Do Problem Gambling Statistics Lie?

by | Oct 22, 2018 | Problem Gambling Statistics

OVERVIEW

I’ve long believed problem gambling statistics to be vastly under-reporting the number of problem gamblers. With this post, I hope to explore the topic and will continuously update this post as I learn new things.

First Things First

I’m not a researcher and I do not know the steps taken when gathering the data for problem gambling statistics. Furthermore, it’s not so much that that statistics “lie” as much as they don’t tell the whole truth. A “white lie” of omission might be a better way to explain it.

NOTE: This is a place I’m going to begin to jot down my thoughts in order to get feedback and I’ll be continuously updating this post. If you are and can fill me in on how I’m wrong, I’d love to hear from you.

Sampling Bias

One thought I have on why I believe the number of problem gamblers to be under-reported is a simple sampling bias. My personal experience and years of getting to know other problem gamblers has led me to realize that we almost never seek out help until we have exhausted all other options. Even then, many still go the route of personal therapy vs group therapy like GA.

Why?

Shame & Stigma

The most obvious reason for lying about our addiction—and therefore avoiding being counted—is to avoid the shame and stigma of a gambling problem. Not only is there no incentive to being counted in the statistics, but there is an internal need to lie in order to keep “our secret”.

Ability to Hide

In addition to shame and stigma, hiding a compulsive gambling problem is much easier than other addictions which we have come to recognize the traits and behaviors of the individual.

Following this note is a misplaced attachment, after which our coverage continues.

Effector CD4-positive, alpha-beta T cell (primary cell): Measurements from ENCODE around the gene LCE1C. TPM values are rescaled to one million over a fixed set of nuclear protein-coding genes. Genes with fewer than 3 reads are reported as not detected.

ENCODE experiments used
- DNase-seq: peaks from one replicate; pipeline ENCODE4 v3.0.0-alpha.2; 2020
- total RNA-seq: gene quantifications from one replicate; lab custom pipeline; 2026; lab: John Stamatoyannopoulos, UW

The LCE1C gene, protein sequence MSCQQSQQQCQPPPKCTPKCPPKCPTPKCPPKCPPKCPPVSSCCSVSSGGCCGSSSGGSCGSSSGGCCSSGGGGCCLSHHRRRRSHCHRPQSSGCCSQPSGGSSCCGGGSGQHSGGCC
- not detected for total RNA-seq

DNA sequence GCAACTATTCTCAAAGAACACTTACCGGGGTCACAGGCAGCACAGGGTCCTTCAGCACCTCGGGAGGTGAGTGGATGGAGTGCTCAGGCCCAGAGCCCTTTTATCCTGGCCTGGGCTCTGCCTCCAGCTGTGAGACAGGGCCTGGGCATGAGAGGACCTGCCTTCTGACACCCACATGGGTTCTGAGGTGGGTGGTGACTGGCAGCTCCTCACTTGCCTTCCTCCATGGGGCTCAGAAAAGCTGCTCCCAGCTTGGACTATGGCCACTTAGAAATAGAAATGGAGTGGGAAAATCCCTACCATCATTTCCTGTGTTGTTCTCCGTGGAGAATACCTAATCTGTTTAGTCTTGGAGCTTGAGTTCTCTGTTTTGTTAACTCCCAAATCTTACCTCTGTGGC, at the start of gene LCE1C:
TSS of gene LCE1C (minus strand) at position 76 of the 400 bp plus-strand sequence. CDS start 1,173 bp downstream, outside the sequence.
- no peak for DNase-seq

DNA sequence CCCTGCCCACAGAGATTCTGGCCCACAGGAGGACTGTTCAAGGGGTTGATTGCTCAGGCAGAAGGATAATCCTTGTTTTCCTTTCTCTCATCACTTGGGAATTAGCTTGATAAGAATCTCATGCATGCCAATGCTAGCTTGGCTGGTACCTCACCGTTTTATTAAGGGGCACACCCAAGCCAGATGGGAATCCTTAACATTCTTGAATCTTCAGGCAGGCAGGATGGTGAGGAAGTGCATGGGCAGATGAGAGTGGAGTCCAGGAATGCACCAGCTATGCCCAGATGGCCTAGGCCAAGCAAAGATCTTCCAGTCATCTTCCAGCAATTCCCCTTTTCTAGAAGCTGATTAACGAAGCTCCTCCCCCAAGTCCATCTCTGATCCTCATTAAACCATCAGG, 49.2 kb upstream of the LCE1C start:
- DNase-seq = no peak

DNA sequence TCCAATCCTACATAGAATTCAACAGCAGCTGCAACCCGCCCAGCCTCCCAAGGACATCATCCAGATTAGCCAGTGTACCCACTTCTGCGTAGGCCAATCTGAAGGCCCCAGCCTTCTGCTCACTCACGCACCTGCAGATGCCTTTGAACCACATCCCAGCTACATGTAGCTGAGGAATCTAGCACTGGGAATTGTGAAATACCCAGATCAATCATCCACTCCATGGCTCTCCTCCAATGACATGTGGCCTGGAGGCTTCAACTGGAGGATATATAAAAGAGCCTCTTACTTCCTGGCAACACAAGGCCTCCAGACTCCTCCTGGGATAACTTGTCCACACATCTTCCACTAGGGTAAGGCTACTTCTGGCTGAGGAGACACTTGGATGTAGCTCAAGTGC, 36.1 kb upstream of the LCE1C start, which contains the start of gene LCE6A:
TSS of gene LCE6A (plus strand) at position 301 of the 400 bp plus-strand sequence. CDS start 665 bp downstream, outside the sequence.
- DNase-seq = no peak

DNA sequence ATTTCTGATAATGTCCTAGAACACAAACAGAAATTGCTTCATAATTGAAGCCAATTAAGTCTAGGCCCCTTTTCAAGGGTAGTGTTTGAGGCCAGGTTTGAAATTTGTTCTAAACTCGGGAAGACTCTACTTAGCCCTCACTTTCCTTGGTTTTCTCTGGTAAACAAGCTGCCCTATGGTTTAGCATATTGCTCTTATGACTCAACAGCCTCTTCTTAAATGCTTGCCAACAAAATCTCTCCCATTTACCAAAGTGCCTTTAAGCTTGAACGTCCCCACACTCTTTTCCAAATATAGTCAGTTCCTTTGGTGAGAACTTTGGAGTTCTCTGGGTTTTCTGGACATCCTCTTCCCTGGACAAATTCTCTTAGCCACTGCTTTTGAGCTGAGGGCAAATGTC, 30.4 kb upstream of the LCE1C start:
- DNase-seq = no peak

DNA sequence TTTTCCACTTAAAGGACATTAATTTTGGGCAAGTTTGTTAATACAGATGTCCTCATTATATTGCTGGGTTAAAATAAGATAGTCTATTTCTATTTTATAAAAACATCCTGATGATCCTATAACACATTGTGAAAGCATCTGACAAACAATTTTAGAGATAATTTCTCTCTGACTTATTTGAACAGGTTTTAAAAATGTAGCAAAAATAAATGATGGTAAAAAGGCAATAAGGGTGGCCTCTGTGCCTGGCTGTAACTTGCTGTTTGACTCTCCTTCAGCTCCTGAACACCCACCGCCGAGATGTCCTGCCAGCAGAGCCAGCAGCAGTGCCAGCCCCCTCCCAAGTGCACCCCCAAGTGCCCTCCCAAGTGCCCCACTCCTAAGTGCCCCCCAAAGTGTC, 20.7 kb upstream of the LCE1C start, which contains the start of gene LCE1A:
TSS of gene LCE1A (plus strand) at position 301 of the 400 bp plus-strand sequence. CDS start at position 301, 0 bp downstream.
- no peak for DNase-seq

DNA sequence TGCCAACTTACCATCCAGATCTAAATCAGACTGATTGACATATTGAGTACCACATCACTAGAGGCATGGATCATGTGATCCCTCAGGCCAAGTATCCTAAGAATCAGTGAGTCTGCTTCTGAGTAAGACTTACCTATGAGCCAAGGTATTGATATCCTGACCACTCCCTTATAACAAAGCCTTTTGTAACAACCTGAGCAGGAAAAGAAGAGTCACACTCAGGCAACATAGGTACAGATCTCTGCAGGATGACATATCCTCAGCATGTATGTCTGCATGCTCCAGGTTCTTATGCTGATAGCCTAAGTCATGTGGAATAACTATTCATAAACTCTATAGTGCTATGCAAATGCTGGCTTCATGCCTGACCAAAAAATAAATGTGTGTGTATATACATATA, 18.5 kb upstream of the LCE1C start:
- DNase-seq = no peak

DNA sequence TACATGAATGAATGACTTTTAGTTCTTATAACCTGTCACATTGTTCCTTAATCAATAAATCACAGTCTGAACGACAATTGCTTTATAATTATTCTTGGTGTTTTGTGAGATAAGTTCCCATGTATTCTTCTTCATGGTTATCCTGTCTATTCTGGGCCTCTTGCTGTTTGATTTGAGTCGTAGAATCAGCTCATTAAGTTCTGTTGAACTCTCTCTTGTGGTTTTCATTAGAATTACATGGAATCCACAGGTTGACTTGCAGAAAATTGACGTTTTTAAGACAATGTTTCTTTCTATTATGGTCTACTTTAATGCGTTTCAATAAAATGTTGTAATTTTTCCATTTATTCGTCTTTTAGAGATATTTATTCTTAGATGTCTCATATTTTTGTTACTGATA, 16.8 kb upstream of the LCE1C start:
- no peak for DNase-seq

Therefore, unless you can see a complete financial picture of the individual, you might not be able to see the problem.

As proof, most problem gamblers go years—and sometimes decades—before their spouses, family or friends find out about their issue. If we can hide it from those we interact with every day, how would a researcher be able to know?

And furthermore, what incentive would there be to tell them the truth?

Why This Matters…

Using inaccurate problem gambling statistics is important because they:

1. Impact Shame & Stigma

As humans, we all have a need to be connected to a larger group. When we are told we are part of a tiny group, we feel there is something deeply wrong with us that we might be stuck with. Knowing others deal with the same issue doesn’t change the addiction or the path out, but it makes it easier knowing others have struggled with the same issues and have found a way out.

2. Impact on Legislation

So long as the numbers show 1% of the population experiencing issues related to gambling, there will be little to no incentive for legislators to address the problem.

3. Impact on Funding

Why devote money to something that doesn’t impact many people? That will continue to be the question raised given the existing statistics on problem gambling.

4. Impact on Research

No legislation means no funding. No funding means no research. It’s a nasty cycle that will leave us continuing to make decisions based on limited or outdated research.

 

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